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Combining Composite Video Outputs ?

Discussion in 'Hobby Electronics' started by ALAN GILCHRIST, Apr 15, 2005.

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  1. I have 2 Composite video outputs ( DVD & Set Top Box ) but the TV has only
    one Comp. Video IN.
    Can I combine them in any way ? I dont wish to use a switch if I can get
    away with it complicated for
    other members of household - flicking a switch is fairly high tech !!!

    Only one device would be in use at any one time, but power would still be
    applied to both units.
    Can it be done by just combining the leads ? Can I expect any problems or
    even damage ?
    Can I knock up a small combiner with minimal components ?


  2. Poxy

    Poxy Guest

    Assuming you mean only one unit is operating at a time, it'll almost work,
    except each video output is designed for 75 ohm load, if you hook up 2
    outputs together, as well as the TV, then each output will see 2 x 75 ohm
    loads in parallel, or 37.5 ohms, which will overload the output and result
    in a poor picture, although the TV may be able to compensate somewhat.

    To alleviate this you could use a 33R resistor in series with each of the 2
    signals. Note that if you disconnect one of the devices, the picture will
    also go bad.
  3. Phil Allison

    Phil Allison Guest


    ** This is nonsensical - if the STB is powered all the time then HOW do
    you imagine it will NOT come through on the TV screen all the time ????

    ............ Phil
  4. In this case, the answer is most almost certainly NO.
    If the STB and DVD are powered up then they will be both be generating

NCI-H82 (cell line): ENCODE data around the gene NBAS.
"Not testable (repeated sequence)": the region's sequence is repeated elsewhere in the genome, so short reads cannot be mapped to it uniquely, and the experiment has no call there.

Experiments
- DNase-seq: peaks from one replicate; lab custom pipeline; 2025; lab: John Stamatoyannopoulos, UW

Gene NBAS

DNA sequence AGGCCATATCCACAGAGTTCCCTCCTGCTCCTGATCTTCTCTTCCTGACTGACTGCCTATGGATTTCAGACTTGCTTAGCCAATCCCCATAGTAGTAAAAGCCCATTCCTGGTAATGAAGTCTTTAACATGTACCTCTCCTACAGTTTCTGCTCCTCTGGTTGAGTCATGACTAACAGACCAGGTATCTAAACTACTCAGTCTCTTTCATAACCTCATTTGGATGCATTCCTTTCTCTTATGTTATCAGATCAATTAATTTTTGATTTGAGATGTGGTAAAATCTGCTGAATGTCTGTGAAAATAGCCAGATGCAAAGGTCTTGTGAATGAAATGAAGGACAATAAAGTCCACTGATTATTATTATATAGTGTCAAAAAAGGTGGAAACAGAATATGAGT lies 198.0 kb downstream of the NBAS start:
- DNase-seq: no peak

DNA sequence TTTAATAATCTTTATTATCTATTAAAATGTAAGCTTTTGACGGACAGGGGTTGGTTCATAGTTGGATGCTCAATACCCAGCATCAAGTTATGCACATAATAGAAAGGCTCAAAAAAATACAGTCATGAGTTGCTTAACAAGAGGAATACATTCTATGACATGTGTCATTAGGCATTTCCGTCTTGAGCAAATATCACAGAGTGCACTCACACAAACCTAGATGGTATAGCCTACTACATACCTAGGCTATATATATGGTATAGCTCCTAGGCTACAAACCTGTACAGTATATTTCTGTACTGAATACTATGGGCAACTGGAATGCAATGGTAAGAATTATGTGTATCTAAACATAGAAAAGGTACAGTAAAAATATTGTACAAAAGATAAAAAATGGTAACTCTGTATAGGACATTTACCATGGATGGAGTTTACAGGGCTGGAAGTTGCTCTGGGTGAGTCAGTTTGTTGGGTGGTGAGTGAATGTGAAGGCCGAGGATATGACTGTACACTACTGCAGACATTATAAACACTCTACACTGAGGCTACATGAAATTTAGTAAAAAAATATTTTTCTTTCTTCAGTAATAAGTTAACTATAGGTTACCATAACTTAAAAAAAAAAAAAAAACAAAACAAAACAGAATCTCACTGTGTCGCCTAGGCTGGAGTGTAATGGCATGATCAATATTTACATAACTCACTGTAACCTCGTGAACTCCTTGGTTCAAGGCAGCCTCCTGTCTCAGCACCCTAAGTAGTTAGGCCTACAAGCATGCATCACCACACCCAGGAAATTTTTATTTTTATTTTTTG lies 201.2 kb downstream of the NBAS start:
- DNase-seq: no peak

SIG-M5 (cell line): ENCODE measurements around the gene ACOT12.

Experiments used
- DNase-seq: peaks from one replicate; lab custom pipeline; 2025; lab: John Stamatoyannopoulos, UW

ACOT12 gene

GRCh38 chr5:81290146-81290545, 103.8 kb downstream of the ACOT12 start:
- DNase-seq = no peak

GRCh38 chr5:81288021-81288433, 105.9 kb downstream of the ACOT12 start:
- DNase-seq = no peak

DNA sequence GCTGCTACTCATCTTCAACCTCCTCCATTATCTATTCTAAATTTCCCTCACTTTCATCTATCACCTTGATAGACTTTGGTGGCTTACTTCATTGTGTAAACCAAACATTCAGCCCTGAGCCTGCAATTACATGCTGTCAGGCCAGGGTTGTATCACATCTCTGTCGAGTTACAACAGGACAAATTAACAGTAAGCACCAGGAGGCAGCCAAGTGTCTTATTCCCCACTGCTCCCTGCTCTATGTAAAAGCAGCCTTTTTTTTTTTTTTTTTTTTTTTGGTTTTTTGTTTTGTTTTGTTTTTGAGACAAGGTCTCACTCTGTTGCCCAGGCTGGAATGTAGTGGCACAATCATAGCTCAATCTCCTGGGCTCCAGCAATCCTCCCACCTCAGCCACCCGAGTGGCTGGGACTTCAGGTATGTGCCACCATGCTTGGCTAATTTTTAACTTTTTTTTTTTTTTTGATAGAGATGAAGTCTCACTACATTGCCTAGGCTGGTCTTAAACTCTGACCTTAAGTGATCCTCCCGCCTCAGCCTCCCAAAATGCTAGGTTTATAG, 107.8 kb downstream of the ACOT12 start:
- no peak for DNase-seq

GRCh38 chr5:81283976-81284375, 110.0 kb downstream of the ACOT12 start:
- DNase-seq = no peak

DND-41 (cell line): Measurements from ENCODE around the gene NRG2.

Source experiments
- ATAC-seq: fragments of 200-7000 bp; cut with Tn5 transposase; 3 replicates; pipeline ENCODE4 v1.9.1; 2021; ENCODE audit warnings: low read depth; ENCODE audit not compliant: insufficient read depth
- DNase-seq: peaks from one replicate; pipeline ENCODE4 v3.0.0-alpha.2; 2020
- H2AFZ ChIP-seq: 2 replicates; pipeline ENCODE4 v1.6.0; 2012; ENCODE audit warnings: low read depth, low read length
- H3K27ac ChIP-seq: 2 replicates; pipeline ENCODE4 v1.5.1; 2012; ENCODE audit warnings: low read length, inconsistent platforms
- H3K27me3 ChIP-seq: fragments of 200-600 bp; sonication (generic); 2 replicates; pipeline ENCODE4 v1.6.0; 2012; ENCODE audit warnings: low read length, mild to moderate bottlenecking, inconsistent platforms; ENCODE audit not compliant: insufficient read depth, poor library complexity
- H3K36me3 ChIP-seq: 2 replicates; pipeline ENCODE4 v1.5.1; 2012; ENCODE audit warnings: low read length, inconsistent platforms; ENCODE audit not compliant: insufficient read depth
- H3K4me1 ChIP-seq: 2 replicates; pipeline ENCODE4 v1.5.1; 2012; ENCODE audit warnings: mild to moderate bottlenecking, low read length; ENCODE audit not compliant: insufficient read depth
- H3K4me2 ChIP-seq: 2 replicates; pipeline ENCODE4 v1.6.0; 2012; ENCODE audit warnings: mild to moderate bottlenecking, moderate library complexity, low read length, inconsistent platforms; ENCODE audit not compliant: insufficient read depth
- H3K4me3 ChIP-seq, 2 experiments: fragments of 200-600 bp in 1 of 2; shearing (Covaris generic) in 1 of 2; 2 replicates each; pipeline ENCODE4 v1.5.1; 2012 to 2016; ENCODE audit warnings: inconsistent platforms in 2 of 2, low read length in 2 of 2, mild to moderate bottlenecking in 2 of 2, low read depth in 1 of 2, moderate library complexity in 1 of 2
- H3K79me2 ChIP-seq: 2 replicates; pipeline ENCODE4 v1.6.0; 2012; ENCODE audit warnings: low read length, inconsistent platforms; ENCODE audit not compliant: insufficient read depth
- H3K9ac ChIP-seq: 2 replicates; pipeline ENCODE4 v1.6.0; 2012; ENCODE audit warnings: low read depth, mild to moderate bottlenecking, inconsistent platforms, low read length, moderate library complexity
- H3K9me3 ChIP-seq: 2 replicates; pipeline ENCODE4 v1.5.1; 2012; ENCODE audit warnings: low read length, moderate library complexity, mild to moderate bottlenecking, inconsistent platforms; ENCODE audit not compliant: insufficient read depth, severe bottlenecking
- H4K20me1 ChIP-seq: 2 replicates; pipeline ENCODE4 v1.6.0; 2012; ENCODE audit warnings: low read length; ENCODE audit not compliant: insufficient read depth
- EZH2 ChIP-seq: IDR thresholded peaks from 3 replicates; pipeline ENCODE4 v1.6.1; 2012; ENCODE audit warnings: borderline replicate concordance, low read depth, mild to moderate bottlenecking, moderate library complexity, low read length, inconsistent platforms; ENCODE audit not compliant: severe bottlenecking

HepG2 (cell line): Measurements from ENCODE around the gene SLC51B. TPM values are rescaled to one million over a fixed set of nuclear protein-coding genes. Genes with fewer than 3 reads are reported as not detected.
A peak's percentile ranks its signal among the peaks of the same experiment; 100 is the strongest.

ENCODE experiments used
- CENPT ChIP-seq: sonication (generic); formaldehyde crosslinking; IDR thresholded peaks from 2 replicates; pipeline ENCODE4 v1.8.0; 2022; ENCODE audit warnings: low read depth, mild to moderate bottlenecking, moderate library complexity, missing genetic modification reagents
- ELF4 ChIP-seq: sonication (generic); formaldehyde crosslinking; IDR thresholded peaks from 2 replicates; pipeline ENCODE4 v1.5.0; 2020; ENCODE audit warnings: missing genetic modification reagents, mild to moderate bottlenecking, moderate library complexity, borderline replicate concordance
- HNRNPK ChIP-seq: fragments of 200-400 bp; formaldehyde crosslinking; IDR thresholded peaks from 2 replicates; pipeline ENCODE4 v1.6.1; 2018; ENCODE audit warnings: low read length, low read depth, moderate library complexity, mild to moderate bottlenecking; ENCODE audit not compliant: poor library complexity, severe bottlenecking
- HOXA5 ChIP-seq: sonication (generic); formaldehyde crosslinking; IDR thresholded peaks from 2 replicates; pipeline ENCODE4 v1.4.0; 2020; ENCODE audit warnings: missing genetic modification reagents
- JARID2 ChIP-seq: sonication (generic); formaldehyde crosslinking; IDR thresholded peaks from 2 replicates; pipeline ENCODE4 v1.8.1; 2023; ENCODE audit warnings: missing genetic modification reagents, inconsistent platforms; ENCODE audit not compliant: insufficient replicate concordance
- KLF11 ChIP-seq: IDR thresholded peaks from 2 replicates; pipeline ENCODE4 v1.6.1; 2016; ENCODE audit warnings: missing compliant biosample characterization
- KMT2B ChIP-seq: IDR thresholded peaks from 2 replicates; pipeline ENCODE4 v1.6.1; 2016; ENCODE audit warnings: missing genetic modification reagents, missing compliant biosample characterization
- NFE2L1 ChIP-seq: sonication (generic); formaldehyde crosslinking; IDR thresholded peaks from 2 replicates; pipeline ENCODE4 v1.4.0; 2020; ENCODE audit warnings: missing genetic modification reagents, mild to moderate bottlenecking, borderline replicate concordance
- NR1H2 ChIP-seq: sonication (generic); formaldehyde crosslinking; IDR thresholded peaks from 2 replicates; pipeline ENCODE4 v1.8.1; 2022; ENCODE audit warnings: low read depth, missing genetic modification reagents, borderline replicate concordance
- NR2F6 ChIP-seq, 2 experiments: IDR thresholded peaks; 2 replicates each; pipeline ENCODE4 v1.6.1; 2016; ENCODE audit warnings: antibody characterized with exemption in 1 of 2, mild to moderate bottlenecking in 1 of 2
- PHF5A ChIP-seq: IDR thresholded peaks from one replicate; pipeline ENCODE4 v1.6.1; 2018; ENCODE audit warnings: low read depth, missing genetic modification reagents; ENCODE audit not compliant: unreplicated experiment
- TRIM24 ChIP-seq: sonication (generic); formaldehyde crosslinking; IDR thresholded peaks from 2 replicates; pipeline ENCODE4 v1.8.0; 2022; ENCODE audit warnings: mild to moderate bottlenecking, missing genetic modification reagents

a signal be it a blank screen, menu screen, screen saver etc

    You *might* be able to get away with combining the outputs if you only
    have one device powered on at a time. But that would require you to use
    the power switches accordinly, and that is more complicated than a
    simple source switch. If they switch both on at once then you'll most
    likely get a grabled display, and then if they'll probably freak out
    that they have broken something given that a simple switch is too high
    tech for them.
    Damage, most likely not.

    Get a switch box, it's the best solution. Put big DVD & TV labels on,
    they'll soon get the hang of it. If they can't figure it out they go
    without :->
    Even if you got a new TV with multiple inputs, you'd still have to push
    a button to select different inputs, so there is no real advantage
    there either.

    Dave :)
  5. Mind control?

    I'd suggest that if flicking a switch is too high tech for them then turning
    on the TV in the first place will be well beyond their ability and hence you
    have no problem!

    Otherwise, I fail to see any solution other than a switch box, unless the OP
    wants to ensure that only one device is ever switched on at a time, even the
    'blank' screen will interfere with the picture from the other device......

    Another solution - Run the DVD via the VCR AV in to the RF input of the TV
    and then the STB to the AV inputs - problem solved!
  6. Phil Allison

    Phil Allison Guest

    "Martin, VK2UMJ"
    ** Yeah - I figured out this dude must be into prescient switching.

    ** Arrrrrhhhhhhh !!!

    Running a DVD via a VCRs RF modulator reduces the pic to VHS quality !!

    .............. Phil
  7. Brad Hogan

    Brad Hogan Guest

    You can use the RF output of the set top box . its not a bad output on a
    small screen TV.

    Its only free to air tv after all.
    there has to be a switch somewhere, whether on the tv, a manual $15 switch
    a VCR...
    Nope. thats still a switch "must switch this one on and the other one

    if they are both on, you can see one signal with the other picture
    scrolling it through it.

    And what about sound ? how do you do the same thing with sound ?

    buy a switch.
  8. KLR

    KLR Guest

    you CANNOT do this - the signals wouldnt be syncd and as a result you
    would end up with a total mess.

    The switchbox is about the only practical means that I can see to
    solve this problem, short of changing over the TV for a newer one with
    multiple inputs.
  9. Yes, I agree it isn't desirable, but if you don't want to use an AV switch
    then you are rather limited in your options...

    IMHO the simplest solutions are to either use an AV switch and maintain the
    high quality input, or sacrafice that quality and shunt one via the VCR.
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